BB-10010/MIP-1 alpha in vivo maintains haemopoietic recovery following repeated cycles of sublethal irradiation.

2.50
Hdl Handle:
http://hdl.handle.net/10541/95524
Title:
BB-10010/MIP-1 alpha in vivo maintains haemopoietic recovery following repeated cycles of sublethal irradiation.
Authors:
Lord, Brian I; Marshall, E; Woolford, Lorna B; Hunter, M G
Abstract:
Macrophage inflammatory protein-1 alpha (MIP-1 alpha) is an inhibitor of stem cell proliferation affording protection against damage from agents that express their cytotoxicity specifically in the DNA synthesis phase of the cell cycle. Its ability also to modify the self-renewal capacity of the regenerating cells is now shown to improve and maintain haemopoietic recovery following therapy (sublethal irradiation) whose cytotoxic damage is not limited solely to the DNA-S phase of this cycle. Such non-cell cycle-active cytotoxic agents are used clinically in repeated treatment regimens, which are often limited or terminated because of accumulating haemopoietic damage. BB-10010, a non-aggregating variant of MIP-1 alpha, was administered as a continuous dose (1600 micrograms kg-1 24 h-1) via a subcutaneously implanted pump over a period of 7 days. A dose of 4.5 Gy total-body gamma-rays was given 3-4 h after implantation. Day 8 and 12 spleen colony-forming units (CFU-S) were assayed on days 1, 7 and 14 after irradiation. This cycle of treatment was repeated four times (total 56 days), and on day 14 of the last two cycles the marrow-repopulating ability (MRA) was also measured. In the control bone marrow (no BB-10010) CFU-S fell to < 1% of normal within 1 day of irradiation and recovered to 40% at 14 days. Repeated treatments increased the level of damage, and after four cycles CFU-S recovered to only 10% of normal. BB-10010 afforded little benefit in the first treatment cycle, but by the end of the fourth cycle CFU-S still recovered to 35% of normal. MRA was reduced to 7% of normal by the irradiation protocol-about half that maintained by BB-10010 protection. We conclude that BB-10010 (MIP-1 alpha) reduces the degree of accumulated haemopoietic stem cell damage following repeated non-cell cycle-specific cytotoxic insults-a principle which should be valuable in repeated clinical cytotoxic therapy regimens.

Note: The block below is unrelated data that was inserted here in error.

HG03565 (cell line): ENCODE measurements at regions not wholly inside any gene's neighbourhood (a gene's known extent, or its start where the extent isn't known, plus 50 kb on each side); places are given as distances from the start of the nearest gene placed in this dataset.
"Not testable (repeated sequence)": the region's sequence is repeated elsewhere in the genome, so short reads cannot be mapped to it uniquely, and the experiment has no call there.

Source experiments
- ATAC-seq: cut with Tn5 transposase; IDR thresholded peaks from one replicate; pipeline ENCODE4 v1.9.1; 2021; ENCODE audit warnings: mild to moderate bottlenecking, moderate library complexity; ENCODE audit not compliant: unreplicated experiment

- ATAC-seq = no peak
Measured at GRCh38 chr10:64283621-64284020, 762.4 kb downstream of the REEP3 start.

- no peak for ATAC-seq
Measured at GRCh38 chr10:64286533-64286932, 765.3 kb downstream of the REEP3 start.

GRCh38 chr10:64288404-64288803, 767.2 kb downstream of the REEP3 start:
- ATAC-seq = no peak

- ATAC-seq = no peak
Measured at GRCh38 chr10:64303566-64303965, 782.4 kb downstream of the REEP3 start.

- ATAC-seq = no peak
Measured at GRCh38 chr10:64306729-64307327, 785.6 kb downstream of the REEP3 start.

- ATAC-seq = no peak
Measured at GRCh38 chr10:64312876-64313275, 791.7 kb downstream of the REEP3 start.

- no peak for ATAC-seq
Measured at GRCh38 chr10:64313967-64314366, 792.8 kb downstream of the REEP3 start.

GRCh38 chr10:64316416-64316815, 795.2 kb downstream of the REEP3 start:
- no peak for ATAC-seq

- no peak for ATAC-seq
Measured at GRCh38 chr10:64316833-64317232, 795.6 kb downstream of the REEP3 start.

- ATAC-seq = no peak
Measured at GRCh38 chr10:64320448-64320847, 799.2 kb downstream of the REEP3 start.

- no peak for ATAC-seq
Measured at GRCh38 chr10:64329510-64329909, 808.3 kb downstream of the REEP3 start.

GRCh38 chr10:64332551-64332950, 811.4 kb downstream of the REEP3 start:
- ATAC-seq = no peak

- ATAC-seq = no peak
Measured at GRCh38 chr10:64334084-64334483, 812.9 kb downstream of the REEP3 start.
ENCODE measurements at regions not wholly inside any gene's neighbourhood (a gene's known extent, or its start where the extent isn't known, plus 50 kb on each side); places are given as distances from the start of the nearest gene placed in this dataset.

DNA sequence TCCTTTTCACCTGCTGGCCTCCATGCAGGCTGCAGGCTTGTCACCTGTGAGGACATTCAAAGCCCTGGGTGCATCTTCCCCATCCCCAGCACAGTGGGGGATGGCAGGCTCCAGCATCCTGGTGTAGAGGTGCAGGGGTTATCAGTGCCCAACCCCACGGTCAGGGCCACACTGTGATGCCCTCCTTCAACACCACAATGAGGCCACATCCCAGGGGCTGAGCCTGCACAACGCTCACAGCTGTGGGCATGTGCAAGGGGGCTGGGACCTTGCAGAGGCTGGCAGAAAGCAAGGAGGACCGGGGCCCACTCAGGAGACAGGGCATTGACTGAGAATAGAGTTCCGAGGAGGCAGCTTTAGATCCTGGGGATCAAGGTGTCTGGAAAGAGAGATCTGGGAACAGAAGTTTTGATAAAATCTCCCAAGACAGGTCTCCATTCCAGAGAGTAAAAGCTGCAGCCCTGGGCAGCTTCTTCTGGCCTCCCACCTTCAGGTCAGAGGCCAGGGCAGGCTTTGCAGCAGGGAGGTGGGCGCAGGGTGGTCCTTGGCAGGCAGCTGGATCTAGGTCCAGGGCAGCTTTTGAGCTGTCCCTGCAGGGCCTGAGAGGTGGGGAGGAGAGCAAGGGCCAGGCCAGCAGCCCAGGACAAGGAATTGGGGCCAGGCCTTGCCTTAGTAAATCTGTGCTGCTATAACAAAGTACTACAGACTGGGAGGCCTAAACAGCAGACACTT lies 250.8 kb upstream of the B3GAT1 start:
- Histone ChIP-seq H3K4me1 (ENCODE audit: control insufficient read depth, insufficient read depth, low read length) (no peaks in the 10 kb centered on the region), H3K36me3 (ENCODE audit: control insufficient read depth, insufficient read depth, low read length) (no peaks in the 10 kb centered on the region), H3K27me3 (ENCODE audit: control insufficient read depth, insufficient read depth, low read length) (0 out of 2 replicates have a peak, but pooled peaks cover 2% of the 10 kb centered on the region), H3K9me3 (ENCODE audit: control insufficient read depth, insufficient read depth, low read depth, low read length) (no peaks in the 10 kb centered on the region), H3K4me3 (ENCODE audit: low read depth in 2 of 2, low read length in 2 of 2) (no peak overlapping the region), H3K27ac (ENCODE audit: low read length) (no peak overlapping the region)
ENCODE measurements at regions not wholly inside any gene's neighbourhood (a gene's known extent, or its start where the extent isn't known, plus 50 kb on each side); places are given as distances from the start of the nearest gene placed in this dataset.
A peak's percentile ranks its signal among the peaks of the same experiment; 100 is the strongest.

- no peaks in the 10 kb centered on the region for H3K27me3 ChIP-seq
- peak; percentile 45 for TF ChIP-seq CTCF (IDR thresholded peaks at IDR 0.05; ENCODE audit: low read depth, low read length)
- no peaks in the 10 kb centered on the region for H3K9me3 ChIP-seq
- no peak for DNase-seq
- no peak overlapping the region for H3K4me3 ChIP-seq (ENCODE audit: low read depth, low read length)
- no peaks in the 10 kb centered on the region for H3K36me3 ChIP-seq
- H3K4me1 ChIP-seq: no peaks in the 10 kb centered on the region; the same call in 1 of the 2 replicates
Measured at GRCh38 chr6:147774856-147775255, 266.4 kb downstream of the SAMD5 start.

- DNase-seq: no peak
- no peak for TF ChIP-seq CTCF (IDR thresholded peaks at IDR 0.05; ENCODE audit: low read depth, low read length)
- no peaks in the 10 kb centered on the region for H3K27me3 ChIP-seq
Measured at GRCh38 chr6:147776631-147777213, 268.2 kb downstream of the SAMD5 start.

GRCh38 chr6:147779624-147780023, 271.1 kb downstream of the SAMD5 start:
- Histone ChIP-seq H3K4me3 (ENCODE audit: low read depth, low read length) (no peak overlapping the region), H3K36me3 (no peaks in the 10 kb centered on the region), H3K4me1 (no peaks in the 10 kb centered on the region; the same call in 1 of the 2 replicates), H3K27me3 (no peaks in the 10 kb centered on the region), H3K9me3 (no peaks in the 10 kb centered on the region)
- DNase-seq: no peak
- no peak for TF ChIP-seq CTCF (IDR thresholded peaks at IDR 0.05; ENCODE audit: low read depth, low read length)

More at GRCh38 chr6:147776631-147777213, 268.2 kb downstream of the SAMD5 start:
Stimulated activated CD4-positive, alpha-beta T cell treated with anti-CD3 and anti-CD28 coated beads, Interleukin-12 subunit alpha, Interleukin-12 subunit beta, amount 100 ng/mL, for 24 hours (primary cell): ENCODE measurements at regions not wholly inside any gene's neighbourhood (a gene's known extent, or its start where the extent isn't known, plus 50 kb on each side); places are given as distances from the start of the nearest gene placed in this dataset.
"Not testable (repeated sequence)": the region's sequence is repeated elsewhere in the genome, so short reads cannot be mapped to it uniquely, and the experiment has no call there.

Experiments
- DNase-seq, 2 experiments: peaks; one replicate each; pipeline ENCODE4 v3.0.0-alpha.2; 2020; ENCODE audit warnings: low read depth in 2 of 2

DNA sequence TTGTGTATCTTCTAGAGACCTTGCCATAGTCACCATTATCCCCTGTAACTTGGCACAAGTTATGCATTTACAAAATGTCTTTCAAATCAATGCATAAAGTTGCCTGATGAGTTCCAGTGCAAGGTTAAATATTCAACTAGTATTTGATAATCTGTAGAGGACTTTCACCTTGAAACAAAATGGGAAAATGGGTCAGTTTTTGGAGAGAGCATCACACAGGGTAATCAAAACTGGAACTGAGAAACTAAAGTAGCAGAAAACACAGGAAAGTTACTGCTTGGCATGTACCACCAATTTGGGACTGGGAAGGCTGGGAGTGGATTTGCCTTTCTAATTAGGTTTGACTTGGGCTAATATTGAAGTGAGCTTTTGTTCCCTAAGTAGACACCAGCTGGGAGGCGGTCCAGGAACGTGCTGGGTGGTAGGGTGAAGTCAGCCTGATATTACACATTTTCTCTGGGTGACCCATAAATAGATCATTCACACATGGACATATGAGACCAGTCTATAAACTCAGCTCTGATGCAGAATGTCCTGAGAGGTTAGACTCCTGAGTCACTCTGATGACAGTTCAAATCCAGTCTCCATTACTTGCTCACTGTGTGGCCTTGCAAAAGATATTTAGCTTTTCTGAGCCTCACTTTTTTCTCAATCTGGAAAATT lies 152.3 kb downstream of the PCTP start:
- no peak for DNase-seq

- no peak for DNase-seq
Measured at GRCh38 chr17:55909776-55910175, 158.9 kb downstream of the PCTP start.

Affiliation:
CRC Department of Experimental Haematology, Paterson Institute for Cancer Research, Manchester, UK.
Citation:
BB-10010/MIP-1 alpha in vivo maintains haemopoietic recovery following repeated cycles of sublethal irradiation. 1996, 74 (7):1017-22 Br. J. Cancer
Journal:
British Journal of Cancer
Issue Date:
Oct-1996
URI:
http://hdl.handle.net/10541/95524
PubMed ID:
8855968
Type:
Article
Language:
en
ISSN:
0007-0920
Appears in Collections:
All Paterson Institute for Cancer Research

Full metadata record

DC FieldValue Language
dc.contributor.authorLord, Brian Ien
dc.contributor.authorMarshall, Een
dc.contributor.authorWoolford, Lorna Ben
dc.contributor.authorHunter, M Gen
dc.date.accessioned2010-04-01T15:51:39Z-
dc.date.available2010-04-01T15:51:39Z-
dc.date.issued1996-10-